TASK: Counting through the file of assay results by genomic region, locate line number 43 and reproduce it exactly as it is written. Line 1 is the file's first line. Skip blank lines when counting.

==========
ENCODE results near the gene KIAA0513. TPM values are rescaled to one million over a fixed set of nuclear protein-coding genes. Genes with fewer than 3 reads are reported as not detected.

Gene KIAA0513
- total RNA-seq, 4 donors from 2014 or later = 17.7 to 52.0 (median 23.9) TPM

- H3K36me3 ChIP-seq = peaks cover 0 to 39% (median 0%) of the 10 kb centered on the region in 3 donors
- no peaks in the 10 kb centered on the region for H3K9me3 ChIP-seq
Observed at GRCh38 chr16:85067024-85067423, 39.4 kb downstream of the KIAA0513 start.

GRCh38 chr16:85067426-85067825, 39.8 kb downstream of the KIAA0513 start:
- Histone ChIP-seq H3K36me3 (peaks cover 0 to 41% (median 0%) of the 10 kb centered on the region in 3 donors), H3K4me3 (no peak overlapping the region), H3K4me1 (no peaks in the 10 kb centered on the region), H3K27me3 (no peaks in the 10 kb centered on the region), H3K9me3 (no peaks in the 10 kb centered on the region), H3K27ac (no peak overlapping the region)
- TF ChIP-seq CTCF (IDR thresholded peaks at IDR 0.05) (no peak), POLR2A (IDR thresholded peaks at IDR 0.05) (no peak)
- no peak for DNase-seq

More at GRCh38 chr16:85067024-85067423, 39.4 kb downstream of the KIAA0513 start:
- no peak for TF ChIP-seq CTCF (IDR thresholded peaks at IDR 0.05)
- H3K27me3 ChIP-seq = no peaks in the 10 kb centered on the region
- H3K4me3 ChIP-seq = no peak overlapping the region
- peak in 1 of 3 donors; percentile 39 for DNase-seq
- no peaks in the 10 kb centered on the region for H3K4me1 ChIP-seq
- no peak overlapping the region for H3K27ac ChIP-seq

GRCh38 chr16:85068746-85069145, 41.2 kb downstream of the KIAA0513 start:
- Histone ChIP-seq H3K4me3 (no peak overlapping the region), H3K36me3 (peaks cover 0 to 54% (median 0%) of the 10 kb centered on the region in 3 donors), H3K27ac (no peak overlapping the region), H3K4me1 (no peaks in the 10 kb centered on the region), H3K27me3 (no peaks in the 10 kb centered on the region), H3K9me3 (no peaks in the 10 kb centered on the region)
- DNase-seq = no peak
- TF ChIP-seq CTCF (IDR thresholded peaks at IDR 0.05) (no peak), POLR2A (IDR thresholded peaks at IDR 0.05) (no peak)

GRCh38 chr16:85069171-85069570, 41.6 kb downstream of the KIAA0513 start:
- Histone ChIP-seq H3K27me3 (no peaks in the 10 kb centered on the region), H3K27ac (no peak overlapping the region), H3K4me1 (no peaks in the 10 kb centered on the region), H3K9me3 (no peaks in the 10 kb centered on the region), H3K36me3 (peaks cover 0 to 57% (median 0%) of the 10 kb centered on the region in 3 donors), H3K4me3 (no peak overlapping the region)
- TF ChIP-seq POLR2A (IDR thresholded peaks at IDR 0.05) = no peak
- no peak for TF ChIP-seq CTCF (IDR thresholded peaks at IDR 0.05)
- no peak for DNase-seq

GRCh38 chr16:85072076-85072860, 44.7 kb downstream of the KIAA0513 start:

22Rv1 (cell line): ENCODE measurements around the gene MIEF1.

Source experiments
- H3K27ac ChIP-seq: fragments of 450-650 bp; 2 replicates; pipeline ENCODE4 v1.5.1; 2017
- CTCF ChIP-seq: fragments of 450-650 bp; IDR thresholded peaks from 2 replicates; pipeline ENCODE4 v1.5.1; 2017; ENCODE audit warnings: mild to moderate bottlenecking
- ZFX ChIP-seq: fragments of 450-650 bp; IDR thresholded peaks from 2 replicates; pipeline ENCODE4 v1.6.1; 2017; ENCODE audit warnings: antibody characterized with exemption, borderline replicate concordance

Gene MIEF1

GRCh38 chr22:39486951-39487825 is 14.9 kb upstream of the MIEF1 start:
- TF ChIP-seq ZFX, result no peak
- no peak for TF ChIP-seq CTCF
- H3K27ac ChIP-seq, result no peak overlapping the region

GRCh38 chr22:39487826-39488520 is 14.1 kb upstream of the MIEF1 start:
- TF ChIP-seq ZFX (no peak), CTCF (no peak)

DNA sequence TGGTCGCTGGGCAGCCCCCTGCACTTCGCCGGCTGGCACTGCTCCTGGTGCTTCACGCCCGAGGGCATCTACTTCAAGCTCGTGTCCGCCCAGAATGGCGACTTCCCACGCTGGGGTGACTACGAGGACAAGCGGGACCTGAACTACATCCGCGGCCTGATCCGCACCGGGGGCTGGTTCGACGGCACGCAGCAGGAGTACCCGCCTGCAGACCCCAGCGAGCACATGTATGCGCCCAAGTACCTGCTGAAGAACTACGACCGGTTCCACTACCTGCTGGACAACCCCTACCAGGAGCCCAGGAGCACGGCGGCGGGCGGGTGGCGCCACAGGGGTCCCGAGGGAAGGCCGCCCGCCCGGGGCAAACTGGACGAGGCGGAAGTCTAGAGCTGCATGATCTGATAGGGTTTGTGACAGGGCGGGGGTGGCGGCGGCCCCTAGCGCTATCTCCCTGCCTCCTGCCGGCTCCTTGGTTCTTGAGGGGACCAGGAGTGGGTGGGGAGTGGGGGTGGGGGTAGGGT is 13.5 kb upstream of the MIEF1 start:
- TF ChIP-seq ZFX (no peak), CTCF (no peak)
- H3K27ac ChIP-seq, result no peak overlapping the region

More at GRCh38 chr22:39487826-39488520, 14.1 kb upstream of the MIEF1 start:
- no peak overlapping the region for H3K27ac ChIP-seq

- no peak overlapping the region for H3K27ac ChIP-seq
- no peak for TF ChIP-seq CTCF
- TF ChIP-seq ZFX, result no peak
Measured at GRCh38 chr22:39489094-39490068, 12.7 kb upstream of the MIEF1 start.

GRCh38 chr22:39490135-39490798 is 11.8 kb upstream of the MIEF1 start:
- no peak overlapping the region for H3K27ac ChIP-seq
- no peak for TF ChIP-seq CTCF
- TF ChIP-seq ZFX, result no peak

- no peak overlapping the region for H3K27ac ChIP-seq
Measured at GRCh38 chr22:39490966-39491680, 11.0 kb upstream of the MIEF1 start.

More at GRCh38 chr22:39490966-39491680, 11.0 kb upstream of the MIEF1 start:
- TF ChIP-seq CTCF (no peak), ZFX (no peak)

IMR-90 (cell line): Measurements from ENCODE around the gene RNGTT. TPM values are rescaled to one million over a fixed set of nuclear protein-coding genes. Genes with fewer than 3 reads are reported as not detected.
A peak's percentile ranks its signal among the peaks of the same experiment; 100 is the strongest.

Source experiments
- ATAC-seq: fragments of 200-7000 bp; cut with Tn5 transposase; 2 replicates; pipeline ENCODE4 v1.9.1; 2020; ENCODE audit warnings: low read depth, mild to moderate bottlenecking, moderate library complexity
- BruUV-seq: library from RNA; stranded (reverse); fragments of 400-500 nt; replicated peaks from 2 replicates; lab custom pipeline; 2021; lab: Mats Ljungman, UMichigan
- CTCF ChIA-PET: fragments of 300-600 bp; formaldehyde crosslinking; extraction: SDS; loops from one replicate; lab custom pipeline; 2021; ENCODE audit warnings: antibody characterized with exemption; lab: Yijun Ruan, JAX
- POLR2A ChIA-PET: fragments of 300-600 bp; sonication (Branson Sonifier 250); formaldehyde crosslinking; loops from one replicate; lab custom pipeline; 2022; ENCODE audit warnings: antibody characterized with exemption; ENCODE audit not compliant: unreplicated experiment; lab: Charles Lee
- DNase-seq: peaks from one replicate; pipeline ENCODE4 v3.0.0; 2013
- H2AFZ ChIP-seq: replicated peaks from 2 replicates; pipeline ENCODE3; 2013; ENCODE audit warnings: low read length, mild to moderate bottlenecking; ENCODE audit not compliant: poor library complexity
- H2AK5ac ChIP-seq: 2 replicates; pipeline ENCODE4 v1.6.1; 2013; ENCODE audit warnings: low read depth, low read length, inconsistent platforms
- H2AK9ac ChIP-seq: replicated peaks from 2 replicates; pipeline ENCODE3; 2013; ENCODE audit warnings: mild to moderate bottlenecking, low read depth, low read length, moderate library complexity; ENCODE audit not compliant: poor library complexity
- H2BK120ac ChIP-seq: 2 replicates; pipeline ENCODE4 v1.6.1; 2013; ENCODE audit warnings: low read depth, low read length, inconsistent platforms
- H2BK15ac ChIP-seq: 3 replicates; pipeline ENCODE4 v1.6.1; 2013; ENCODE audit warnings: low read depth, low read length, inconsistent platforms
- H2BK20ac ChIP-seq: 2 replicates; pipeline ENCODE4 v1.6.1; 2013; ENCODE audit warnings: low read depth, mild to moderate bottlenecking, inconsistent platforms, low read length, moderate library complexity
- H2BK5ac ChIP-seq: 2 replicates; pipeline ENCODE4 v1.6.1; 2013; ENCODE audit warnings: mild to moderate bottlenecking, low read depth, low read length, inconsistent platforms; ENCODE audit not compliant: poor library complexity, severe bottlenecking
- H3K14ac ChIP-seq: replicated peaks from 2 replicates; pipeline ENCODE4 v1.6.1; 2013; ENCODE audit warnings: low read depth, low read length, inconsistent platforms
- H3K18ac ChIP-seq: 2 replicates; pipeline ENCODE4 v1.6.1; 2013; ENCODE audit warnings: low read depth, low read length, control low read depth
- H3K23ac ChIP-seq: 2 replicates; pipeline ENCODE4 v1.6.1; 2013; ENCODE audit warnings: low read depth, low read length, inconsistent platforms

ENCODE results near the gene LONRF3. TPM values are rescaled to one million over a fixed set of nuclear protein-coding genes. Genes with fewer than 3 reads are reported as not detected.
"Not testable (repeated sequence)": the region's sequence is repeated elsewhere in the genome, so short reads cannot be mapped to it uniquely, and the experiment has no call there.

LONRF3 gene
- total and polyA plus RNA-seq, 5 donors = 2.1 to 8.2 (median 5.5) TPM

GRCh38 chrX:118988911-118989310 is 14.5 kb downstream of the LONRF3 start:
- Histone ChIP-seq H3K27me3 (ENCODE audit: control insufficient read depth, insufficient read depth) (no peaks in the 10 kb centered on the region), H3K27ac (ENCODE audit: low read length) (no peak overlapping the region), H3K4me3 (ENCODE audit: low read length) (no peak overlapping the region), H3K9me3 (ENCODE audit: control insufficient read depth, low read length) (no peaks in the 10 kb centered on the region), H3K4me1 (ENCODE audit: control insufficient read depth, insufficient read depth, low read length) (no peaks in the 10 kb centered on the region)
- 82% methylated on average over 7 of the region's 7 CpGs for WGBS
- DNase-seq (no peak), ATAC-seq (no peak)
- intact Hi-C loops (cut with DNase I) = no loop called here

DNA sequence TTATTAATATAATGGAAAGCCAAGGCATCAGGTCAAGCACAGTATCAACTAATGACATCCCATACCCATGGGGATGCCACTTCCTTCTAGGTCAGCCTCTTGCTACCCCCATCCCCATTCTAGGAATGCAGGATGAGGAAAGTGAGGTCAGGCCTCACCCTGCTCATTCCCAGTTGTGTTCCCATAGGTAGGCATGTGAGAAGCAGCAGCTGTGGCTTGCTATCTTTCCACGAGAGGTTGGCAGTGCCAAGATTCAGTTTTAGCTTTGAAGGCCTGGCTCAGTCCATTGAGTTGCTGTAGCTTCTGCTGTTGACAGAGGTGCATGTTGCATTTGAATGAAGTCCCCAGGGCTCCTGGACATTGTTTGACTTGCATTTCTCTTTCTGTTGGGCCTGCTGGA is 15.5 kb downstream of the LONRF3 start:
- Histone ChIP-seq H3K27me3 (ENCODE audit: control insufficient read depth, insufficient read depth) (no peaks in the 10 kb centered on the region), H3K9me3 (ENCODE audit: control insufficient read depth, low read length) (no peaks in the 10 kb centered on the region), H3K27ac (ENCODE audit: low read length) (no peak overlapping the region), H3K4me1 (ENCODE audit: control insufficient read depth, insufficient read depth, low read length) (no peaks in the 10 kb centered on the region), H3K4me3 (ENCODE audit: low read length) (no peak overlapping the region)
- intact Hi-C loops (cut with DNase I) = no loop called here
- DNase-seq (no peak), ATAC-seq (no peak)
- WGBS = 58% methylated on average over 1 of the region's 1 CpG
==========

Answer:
More at GRCh38 chr22:39487826-39488520, 14.1 kb upstream of the MIEF1 start: